Martin Edwards , in his excellent The Story of Classic Crime in 100 Books, devotes Chapter 15 to ‘The Justice Game’ where he examines the following books:
Trial an Error, 1937 by Anthony Berkeley (Arcturus, 2013)
Synopsis: Non-descript, upstanding Mr Todhunter is told that he has only months to live. He decides to commit a murder for the good of mankind. Finding a worthy victim proves far from easy, and there is a false start before he settles on and dispatches his target. But then the police arrest an innocent man, and the honourable Todhunter has to set about proving himself guilty of the murder. Beautifully presented with striking artwork and stylish yet easy-to-read type, avid readers of crime will love reading this gripping, well-written thriller. The appetite for traditional crime fiction has never been stronger, and Arcturus Crime Classics aim to introduce a new generation of readers to some of the great crime writing of the 20th century – especially the so-called ‘golden era’.
About the Author: Anthony Berkeley Cox (1893 – 1971) aka Francis Iles, A Monmouth Platts. A journalist as well as a novelist, Anthony Berkeley was a founding member of the Detection Club and one of crime fiction’s greatest innovators. He was one of the first to predict the development of the ‘psychological’ crime novel and he sometimes wrote under the pseudonym of Francis Iles. He wrote twenty-four novels, ten of which feature his amateur detective, Roger Sheringham.
Verdict of Twelve, 1940 by Raymond Postgate (British Library Publishing, 2017)
Synopsis: A woman is on trial for her life, accused of murder. The twelve members of the jury each carry their own secret burden of guilt and prejudice which could affect the outcome. In this extraordinary crime novel, we follow the trial through the eyes of the jurors as they hear the evidence and try to reach a unanimous verdict. Will they find the defendant guilty, or not guilty? And will the jurors’ decision be the correct one? Since its first publication in 1940, Verdict of Twelve has been widely hailed as a classic of British crime writing. This edition offers a new generation of readers the chance to find out why so many leading commentators have admired the novel for so long.
About the Author: Raymond Postgate (1896 – 1971) was born in Cambridge, the eldest son of the classical scholar Professor J.P. Postgate. He was educated at St. John’s College, Oxford. During the First World War he was a conscientious objector and was jailed for two weeks in 1916. He married Daisy Lansbury, the daughter of George Lansbury, pacifist and leader of the Labour Party. His career in journalism started in 1918 and he worked for several Left-wing periodicals. He was also Departmental Editor of the Encyclopaedia Britannica for its 1929 edition.
Tragedy at Law, 1942 by Cyril Hare (Faber & Faber, 2011)
Synopsis: Tragedy at Law follows a rather self-important High Court judge, Mr Justice Barber, as he moves from town to town presiding over cases in the Southern England circuit. When an anonymous letter arrives for Barber, warning of imminent revenge, he dismisses it as the work of a harmless lunatic. But then a second letter appears, followed by a poisoned box of the judge’s favourite chocolates, and he begins to fear for his life. Enter barrister and amateur detective Francis Pettigrew, a man who was once in love with Barber’s wife and has never quite succeeded in his profession – can he find out who is threatening Barber before it is too late?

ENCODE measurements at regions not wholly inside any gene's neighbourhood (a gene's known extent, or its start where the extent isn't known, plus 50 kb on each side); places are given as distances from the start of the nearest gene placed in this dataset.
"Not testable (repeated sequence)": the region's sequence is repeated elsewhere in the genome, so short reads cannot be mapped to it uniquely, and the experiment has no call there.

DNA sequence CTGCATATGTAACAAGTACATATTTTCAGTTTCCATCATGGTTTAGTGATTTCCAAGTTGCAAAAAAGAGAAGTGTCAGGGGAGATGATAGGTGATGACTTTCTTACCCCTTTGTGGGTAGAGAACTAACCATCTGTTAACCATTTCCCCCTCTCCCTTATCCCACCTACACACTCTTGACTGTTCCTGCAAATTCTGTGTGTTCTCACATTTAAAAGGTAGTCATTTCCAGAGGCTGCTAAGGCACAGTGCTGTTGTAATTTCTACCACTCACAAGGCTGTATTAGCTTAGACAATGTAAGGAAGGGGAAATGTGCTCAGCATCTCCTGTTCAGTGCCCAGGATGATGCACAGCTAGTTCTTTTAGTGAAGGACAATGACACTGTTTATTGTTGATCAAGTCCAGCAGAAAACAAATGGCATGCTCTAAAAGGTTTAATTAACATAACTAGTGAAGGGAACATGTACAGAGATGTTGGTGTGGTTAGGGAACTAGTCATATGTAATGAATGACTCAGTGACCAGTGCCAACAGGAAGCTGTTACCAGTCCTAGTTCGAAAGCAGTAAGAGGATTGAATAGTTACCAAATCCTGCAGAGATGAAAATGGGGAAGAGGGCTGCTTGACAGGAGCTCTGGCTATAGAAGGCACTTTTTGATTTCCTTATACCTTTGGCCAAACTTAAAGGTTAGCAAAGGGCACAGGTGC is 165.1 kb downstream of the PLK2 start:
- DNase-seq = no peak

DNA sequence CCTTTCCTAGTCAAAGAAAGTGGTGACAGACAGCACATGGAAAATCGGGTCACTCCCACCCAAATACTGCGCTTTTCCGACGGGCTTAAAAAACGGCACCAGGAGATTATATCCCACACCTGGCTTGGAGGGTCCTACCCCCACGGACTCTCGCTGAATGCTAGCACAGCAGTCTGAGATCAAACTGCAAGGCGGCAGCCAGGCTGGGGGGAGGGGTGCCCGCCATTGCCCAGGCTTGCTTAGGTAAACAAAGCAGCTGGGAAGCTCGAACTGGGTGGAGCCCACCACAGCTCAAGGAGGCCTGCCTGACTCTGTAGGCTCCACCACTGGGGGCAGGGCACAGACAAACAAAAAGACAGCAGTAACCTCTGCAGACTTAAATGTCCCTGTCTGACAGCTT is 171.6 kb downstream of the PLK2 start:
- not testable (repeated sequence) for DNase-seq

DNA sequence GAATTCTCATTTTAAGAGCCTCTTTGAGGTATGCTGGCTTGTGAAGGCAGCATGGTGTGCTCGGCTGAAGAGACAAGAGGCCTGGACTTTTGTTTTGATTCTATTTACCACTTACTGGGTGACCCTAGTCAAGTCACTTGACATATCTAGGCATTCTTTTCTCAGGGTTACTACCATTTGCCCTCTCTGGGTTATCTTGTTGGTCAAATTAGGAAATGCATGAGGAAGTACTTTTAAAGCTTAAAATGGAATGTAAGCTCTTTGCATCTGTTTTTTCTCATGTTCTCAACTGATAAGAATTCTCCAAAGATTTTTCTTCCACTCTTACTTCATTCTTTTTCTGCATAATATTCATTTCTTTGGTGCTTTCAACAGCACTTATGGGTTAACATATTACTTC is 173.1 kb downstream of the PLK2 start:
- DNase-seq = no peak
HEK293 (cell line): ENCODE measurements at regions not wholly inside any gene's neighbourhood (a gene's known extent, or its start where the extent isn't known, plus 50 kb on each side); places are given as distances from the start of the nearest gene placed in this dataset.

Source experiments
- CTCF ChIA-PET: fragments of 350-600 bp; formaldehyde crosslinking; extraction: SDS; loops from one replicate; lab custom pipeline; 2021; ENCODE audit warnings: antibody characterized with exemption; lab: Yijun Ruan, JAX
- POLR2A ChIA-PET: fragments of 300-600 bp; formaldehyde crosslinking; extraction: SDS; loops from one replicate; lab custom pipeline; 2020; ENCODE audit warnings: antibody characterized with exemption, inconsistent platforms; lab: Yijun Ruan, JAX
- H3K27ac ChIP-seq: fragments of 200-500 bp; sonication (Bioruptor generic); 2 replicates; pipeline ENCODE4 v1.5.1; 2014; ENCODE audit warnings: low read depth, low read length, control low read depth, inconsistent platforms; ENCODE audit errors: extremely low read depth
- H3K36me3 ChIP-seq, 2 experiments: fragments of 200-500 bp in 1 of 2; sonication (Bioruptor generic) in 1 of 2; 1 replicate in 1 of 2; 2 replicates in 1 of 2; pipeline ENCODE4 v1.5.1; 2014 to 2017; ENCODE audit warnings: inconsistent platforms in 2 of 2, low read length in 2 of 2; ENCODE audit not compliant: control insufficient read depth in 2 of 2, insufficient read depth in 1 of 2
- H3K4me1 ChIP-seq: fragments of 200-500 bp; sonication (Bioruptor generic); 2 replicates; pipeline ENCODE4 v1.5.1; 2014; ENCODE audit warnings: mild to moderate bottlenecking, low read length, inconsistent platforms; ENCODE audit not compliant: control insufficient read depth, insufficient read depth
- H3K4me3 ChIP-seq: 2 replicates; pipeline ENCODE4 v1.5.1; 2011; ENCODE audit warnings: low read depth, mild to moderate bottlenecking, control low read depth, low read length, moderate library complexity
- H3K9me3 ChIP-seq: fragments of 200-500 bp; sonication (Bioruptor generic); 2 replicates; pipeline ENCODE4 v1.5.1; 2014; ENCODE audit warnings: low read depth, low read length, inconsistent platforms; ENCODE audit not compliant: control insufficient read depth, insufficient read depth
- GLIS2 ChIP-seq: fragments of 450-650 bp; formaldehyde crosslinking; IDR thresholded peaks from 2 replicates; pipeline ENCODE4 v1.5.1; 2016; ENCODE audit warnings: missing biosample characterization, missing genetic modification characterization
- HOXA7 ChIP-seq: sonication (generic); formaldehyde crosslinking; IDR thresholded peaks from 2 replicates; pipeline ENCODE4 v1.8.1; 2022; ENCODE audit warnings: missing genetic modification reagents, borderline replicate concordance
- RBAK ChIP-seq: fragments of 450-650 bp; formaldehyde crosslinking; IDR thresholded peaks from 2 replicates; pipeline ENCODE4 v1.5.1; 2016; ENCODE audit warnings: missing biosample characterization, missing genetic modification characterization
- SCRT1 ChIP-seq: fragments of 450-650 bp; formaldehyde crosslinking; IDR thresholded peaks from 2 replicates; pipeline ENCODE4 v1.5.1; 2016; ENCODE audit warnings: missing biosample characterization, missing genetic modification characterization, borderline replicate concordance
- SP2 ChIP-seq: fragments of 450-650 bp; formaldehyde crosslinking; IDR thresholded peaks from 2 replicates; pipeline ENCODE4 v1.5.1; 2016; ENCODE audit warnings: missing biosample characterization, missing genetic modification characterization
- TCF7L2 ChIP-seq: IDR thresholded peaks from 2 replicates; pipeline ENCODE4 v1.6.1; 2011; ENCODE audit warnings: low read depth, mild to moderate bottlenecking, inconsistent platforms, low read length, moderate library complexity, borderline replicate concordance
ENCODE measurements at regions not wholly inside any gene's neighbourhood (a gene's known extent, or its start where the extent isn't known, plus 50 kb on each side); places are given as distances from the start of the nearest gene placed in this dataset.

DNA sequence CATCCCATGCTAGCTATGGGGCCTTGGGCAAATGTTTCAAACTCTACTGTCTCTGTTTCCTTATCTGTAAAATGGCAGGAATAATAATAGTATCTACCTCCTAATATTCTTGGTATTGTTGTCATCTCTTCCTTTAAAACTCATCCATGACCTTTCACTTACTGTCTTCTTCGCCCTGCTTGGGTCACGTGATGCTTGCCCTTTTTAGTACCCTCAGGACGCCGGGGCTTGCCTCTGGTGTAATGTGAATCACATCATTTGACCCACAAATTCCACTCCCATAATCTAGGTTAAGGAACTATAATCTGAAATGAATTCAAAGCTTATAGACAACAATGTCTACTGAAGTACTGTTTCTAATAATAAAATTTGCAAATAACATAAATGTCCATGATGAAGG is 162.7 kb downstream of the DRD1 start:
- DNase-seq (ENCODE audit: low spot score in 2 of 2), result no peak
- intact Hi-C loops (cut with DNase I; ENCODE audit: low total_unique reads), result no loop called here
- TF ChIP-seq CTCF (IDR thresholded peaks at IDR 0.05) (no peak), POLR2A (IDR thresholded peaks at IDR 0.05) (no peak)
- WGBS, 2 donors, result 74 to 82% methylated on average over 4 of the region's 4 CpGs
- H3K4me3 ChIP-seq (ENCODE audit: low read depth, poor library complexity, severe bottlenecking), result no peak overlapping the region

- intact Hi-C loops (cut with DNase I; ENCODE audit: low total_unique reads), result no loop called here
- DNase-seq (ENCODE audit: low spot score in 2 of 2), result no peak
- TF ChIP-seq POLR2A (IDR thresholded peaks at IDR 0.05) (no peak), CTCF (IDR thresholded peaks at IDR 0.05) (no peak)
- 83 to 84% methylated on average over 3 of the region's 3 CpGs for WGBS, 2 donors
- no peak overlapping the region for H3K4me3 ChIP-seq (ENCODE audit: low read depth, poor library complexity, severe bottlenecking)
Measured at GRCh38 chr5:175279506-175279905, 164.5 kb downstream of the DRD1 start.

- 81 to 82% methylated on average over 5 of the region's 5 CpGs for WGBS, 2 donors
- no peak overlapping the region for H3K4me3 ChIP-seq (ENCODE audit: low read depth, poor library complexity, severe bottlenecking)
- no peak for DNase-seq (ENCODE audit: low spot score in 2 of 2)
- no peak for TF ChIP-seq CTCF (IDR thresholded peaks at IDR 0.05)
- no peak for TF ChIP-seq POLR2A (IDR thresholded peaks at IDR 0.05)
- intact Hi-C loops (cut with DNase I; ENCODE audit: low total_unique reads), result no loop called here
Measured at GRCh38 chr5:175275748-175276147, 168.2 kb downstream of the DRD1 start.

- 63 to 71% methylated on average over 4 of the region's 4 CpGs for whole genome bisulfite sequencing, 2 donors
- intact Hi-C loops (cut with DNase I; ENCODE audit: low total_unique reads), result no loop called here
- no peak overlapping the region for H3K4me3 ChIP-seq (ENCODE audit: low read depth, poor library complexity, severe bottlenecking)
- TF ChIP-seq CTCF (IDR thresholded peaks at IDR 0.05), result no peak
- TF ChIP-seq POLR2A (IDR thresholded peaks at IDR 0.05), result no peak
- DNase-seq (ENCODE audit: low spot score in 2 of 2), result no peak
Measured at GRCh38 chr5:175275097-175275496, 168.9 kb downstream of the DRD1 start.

About the Author: Cyril Hare was the pseudonym of Judge Gordon Clark (1900 – 1958) . Born at Mickleham near Dorking, he was educated at Rugby and New College, Oxford. At the bar his practice was largely in the criminal courts. During the Second World War he was on the staff of the Director of Public Prosecutions; but later, as a County Court judge, his work concerned civil disputes only – and his sole connection with crime was through his fiction. He turned to writing detective stories at the age of thirty-six and some of his first short stories were published in Punch. Hare went on to write a series of detective novels.
Smallbone Deceased, 1950 by Michael Gilbert (British Library Publishing, 2019)
Synopsis: Horniman, Birley and Craine is a highly respected legal firm with clients drawn from the highest in the land. When a deed box in the office is opened to reveal a corpse, the threat of scandal promises to wreak havoc on the firm’s reputation—especially as the murder looks like an inside job. The partners and staff of the firm keep a watchful and suspicious eye on their colleagues, as Inspector Hazlerigg sets out to solve the mystery of who Mr. Smallbone was—and why he had to die. Written with style, pace, and wit, this is a masterpiece by one of the finest writers of traditional British crime novels since the Second World War.
About the Author: Born in Lincolnshire, Michael Francis Gilbert (1912 – 2006) was educated in Sussex before entering the University of London where he gained an LLB with honours in 1937. Gilbert was a founding member of the British Crime Writers Association, and in 1988 he was named a Grand Master by the Mystery Writers of America – an achievement many thought long overdue. He won the Life Achievement Anthony Award at the 1990 Boucheron in London, and in 1980 he was knighted as a Commander in the Order of the British Empire. Gilbert made his debut in 1947 with Close Quarters, and since then has become recognized as one of our most versatile British mystery writers.
Now I’m reading Smallbone Deceased and I look forward to reading soon the other three. Stay tuned.